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Thread: The Evolution of Mammalian Gene Families

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    Re: The evolution of mammalian gene families

    Interesting to see this sort of thing applied to taxonomical questions. I'd like to see something more detailed however.
    When I was little, I had a Purnell's Prehistoric Atlas, with a chart of the interrelatedness of all the Mammalian orders and suborders. I understood at the time that a lot of this was still rather hypothetical, and the 'best guess', but now it seems such ambiguity is past. Does anyone know of such an updated chart, showing the dates of separation of the types?

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    Our results imply that humans and chimpanzees differ by at least 6% (1,418 of 22,000 genes) in their complement of genes, which stands in starkcontrast to the oft-cited 1.5% difference between orthologous nucleotide sequences. This genomic “revolving door” of gene gain and loss represents a large number of genetic differences separating humans from our closest relatives.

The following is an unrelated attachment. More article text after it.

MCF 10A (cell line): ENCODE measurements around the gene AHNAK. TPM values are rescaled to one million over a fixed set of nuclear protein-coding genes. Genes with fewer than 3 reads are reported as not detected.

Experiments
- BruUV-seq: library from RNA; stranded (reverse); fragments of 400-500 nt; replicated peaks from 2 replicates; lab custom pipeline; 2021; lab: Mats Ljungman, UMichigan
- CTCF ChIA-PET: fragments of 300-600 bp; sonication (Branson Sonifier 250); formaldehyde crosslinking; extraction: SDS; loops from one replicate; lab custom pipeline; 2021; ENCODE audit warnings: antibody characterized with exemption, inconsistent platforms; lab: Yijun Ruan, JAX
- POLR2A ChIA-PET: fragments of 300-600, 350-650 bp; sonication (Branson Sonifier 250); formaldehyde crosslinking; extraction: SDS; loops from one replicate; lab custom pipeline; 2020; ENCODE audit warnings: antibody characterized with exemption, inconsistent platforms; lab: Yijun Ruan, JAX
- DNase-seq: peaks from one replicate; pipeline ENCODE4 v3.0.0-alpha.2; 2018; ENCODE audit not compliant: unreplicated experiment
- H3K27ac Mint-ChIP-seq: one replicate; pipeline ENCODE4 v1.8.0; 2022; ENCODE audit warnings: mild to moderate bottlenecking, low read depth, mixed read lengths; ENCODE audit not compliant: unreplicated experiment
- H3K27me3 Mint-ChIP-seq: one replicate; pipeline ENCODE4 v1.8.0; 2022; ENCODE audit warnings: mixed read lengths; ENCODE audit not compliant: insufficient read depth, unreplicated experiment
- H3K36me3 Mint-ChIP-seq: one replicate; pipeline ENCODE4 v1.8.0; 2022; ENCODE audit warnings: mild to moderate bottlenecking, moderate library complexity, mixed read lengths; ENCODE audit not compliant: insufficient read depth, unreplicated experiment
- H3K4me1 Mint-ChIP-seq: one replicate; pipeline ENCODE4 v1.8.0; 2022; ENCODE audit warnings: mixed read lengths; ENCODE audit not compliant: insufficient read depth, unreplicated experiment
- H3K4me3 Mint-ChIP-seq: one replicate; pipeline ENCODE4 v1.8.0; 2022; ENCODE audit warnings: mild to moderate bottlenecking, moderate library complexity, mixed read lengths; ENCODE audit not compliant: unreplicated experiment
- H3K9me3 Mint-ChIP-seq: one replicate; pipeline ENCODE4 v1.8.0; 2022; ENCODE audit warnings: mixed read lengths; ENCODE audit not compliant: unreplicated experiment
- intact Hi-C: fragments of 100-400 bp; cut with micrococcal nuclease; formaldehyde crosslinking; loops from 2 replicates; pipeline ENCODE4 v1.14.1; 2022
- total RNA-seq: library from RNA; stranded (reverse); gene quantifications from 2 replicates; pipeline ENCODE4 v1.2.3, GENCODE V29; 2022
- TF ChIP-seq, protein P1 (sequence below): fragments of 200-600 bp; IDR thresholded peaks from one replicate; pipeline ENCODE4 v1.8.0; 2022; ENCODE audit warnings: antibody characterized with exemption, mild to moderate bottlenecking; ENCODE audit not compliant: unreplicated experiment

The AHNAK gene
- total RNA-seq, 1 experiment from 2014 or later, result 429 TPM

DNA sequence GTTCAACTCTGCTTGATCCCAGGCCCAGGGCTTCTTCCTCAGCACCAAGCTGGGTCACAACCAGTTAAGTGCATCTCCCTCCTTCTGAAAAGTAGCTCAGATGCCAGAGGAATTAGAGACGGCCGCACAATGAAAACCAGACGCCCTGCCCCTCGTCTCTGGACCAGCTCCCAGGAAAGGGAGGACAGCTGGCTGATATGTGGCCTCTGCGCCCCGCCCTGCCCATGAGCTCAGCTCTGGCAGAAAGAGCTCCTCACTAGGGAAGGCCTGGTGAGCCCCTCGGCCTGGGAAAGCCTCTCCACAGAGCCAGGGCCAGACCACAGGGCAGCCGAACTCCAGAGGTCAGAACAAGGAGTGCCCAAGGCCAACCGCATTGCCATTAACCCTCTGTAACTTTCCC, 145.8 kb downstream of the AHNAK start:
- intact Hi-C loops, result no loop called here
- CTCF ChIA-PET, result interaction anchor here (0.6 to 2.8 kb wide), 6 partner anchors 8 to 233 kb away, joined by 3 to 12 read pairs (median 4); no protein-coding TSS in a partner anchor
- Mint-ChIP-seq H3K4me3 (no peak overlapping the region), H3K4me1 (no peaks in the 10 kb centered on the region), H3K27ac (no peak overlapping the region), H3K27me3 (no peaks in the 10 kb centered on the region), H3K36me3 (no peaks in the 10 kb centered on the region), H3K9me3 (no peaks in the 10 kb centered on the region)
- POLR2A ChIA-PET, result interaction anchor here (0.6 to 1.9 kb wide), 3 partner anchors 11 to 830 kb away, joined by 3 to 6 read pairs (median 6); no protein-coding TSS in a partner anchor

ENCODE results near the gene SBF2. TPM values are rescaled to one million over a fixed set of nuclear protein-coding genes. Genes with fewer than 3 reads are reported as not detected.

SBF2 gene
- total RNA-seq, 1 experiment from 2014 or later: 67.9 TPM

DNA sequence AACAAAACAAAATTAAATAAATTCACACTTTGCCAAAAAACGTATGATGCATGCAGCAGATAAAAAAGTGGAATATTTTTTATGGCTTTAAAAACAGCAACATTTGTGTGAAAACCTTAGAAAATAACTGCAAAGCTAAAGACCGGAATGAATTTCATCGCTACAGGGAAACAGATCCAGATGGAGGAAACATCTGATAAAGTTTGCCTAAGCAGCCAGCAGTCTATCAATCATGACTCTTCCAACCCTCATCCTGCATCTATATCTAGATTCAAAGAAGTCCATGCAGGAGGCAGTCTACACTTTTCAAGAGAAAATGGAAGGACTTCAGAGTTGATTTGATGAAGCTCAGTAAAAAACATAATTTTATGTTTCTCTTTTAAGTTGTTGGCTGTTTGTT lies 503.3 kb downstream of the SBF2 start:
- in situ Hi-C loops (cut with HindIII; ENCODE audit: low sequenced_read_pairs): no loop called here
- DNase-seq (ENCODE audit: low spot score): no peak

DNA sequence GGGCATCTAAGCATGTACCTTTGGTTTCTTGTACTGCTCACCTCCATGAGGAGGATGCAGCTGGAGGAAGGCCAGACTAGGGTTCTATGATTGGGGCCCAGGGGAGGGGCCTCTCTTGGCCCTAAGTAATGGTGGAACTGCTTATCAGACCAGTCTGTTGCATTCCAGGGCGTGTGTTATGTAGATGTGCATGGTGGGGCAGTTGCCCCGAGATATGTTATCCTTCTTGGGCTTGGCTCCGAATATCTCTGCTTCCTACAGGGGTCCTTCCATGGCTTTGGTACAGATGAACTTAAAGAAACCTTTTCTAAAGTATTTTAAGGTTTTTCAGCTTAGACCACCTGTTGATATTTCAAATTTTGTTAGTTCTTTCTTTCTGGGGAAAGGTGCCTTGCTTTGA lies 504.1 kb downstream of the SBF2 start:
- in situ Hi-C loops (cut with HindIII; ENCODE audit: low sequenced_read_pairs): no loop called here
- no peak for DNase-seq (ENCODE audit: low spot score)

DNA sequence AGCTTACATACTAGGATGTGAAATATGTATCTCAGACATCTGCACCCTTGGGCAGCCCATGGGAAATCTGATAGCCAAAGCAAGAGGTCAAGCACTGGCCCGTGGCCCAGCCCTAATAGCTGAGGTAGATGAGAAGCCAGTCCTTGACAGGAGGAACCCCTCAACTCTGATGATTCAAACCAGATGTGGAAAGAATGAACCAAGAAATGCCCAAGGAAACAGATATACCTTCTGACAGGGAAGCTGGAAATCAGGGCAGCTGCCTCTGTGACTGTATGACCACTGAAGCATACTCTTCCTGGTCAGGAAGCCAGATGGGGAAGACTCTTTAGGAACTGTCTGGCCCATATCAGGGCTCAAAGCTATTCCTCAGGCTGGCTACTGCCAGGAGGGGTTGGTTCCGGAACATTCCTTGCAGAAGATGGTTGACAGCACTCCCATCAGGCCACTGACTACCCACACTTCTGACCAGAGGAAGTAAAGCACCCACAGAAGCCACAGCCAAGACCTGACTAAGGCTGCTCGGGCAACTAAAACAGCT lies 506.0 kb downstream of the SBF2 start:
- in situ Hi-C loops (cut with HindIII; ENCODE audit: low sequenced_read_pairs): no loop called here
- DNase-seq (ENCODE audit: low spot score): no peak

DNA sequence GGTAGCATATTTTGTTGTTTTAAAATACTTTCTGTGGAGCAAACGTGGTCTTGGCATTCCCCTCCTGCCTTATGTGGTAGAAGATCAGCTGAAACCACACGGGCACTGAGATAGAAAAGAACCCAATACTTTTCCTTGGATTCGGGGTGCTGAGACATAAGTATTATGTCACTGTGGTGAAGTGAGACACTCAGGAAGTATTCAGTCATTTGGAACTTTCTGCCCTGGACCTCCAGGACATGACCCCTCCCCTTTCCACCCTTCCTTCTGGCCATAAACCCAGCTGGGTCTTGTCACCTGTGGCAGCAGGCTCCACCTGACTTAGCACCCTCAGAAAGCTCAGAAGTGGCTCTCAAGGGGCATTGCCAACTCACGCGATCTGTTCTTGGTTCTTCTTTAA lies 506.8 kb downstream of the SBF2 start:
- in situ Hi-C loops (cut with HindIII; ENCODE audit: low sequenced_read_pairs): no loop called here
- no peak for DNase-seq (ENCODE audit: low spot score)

Hopefully, this is because the multigene family approach described in this article has provided better phylogenetic resolution.

    Perhaps this approach will be used by other researchers to examine deep phylogenetic relationships and elucidate many other questions that still remain at higher systematic levels.

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